Semin Neurol 2014; 34(03): 312-320
DOI: 10.1055/s-0034-1386769
Thieme Medical Publishers 333 Seventh Avenue, New York, NY 10001, USA.

The Leukodystrophies

Hannah B. Gordon
1  Department of Human Genetics, University of Utah School of Medicine, Salt Lake City, Utah
,
Anthea Letsou
1  Department of Human Genetics, University of Utah School of Medicine, Salt Lake City, Utah
,
Joshua L. Bonkowsky
2  Division of Pediatric Neurology, Department of Pediatrics, University of Utah School of Medicine, Salt Lake City, Utah
3  Department of Neurology, University of Utah School of Medicine, Salt Lake City, Utah
› Author Affiliations
Further Information

Address for correspondence

Josh Bonkowsky, MD, PhD
Department of Pediatrics
295 Chipeta Way, Salt Lake City
UT 84108   

Publication History

Publication Date:
05 September 2014 (online)

 

Abstract

Leukodystrophies are a group of genetically determined disorders that affect development or maintenance of central nervous system myelin. Leukodystrophies have a reported incidence of 1 in 7500 live births, but fewer than half of patients receive a specific diagnosis. In this review, the authors discuss types of leukodystrophies: their prevalence, clinical presentation, symptoms, and diagnosis, as well as current and future treatments. Diagnosis is based on a combination of history, exam, radiological, and laboratory findings, including genetic testing. Leukodystrophies can present at any age from infancy to adulthood, with variability in disease progression and clinical presentation, ranging from developmental delay to seizures to spasticity. Although there are few cures, there are significant opportunities for care and improvements in patient well-being. Their high prevalence, combined with rapid advances in imaging, genetics, and potential treatments, makes an understanding of the leukodystrophies necessary for care providers in genetics and neurology.


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Leukodystrophies are a group of genetically determined disorders that affect development or maintenance of central nervous system (CNS) myelin.[1] [2] [3] [4] Leukodystrophies have a reported incidence of 1 in 7500 live births, but fewer than half of patients receive a specific diagnosis.[5] Diagnosis can be based on a combination of history, expected prevalence, physical and neurologic examination, radiological features, or laboratory findings, including genetic testing.[5] [6] Leukodystrophies can present at any age from infancy to adulthood, with variability in disease progression and clinical presentation ranging from developmental delay to seizures to spasticity. Although there are few cures, there are significant opportunities for care and improvements in patient well-being. Their high prevalence, combined with rapid advances in imaging, genetics, and potential treatments, makes an understanding of the leukodystrophies necessary for care providers in genetics, bone marrow transplantation, and neurology.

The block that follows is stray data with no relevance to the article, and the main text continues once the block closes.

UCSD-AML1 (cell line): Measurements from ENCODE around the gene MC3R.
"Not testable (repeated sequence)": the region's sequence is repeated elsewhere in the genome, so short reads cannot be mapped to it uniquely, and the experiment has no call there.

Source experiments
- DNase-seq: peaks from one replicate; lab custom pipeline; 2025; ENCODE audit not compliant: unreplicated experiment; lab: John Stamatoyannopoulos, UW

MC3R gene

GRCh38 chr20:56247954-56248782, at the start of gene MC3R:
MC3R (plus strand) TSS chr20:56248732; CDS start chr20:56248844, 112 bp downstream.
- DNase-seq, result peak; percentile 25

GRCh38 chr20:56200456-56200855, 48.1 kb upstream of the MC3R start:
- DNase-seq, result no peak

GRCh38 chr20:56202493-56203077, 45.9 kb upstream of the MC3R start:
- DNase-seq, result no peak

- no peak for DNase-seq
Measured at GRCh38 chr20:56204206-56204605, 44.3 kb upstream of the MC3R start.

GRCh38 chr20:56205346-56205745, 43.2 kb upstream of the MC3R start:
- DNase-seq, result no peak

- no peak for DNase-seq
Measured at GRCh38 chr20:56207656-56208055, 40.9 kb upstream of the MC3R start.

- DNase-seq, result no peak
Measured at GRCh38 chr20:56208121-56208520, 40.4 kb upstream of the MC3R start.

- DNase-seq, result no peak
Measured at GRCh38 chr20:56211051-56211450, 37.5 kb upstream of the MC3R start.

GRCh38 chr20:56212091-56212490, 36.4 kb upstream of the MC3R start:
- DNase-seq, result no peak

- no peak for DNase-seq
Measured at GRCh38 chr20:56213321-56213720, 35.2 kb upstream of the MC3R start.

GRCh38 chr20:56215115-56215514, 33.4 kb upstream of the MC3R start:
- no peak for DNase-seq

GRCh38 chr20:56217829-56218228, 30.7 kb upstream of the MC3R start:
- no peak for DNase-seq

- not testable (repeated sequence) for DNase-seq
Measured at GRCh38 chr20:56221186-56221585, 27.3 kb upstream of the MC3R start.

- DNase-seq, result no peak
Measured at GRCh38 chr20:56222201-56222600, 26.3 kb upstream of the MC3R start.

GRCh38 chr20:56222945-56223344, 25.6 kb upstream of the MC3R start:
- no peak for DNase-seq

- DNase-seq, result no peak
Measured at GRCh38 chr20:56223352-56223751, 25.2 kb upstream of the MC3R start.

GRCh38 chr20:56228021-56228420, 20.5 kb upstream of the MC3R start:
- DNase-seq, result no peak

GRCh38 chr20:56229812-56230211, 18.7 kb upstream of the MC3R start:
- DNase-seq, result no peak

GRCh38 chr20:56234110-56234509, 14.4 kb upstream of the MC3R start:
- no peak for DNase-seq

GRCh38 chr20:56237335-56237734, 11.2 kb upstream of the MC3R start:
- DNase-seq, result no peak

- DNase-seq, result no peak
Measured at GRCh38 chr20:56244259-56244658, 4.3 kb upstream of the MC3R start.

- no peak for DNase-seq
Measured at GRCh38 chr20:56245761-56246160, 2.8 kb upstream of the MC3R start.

One confusing issue is the definition of the term “leukodystrophy.” For the purposes of this review, a leukodystrophy will refer to a presumed genetically determined abnormality in myelin development, maintenance, or turnover. In contrast, a “leukoencephalopathy” will be defined more broadly as any abnormality of the white matter, including not only leukodystrophies,[2] but also abnormalities of the white matter, such as caused by trauma, toxicity, or insult, for example, periventricular leukomalacia secondary to premature birth or white matter abnormalities caused by chemotherapy or meningitis.

Myelin Development

Myelin development begins during fetal life and continues through adulthood. It involves a complex developmental orchestration of genes, proteins, and different cell types. Production of myelin requires oligodendrocytes, the glial cells that produce myelin and the myelin sheath, and interactions with other cell types, particularly neurons. Myelin is necessary for normal action potential propagation and nervous system function, maintenance of axonal health, and nutritional support of axons.[7]